This report describes the use of Direct Instruction in a Liberian elementary school that serves children from very impoverished backgrounds, with limited supplies and infrastructural support.
The school began using Direct Instruction in the fall of 2004 with training from U.S. based educational consultants and supplies donated by schools in the U.S. In fall, 2009, a random sample of 43 second to sixth graders were administered DIBELS Oral Reading Fluency (ORF) probes. As a comparison group, 19 students in two nearby schools with similar populations, but which had not used Direct Instruction, were also tested.
These data were compared to DIBELS scores obtained from students in three Midwestern elementary schools. The students in the Liberian DI school had markedly higher ORF scores than the students in the other Liberian schools, with differences that were more than a standard deviation in magnitude at each grade level. In comparison to students in the United States, the Liberian DI students had lower ORF scores in second through fourth grade, but ORF scores within one-tenth of a standard deviation of their American counterparts at the upper grades.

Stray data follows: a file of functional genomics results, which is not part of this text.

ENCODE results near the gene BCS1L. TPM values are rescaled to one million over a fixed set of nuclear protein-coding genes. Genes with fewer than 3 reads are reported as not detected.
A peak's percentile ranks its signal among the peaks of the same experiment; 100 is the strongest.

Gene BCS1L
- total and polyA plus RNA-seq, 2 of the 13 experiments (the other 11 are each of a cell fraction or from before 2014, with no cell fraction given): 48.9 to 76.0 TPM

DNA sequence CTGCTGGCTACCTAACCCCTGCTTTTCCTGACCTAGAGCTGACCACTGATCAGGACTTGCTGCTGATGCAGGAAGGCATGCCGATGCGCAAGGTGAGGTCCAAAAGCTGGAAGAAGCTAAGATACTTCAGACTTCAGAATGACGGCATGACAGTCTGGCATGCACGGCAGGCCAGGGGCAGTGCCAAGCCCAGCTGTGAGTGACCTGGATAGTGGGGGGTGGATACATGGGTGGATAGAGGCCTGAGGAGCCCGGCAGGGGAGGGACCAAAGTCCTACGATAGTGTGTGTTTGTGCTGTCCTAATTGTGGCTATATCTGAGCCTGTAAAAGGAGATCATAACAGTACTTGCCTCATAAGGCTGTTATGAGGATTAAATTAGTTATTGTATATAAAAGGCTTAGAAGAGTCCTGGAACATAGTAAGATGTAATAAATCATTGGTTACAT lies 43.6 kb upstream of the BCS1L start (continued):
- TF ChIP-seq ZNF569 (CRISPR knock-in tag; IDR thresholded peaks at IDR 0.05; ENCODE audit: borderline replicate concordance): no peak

When the U.S. data were disaggregated across school districts comparisons indicated that the average Direct Instruction Liberian fifth grader had higher ORF scores than the average fifth grader in two of the Midwest communities. The average Liberian DI sixth grader had a higher score than sixth graders in one of the communities and came close to the average score in another community.
Comparison of DIBELS scores with established U.S. benchmarks indicated that about one-third of the Liberian DI students would be termed “at risk” of having future academic difficulties, while all but one of the students in the comparison schools fell in that category. None of the comparison Liberian students were deemed “low risk,” while a third of the Liberty students were in this group.
These differences were highly significant. There was markedly less variability in DIBELS scores in the Liberian DI school than in the U.S. schools. Results are reported to replicate those found two decades earlier in South Africa, another English speaking African country (Grossen and Kelly, 1992).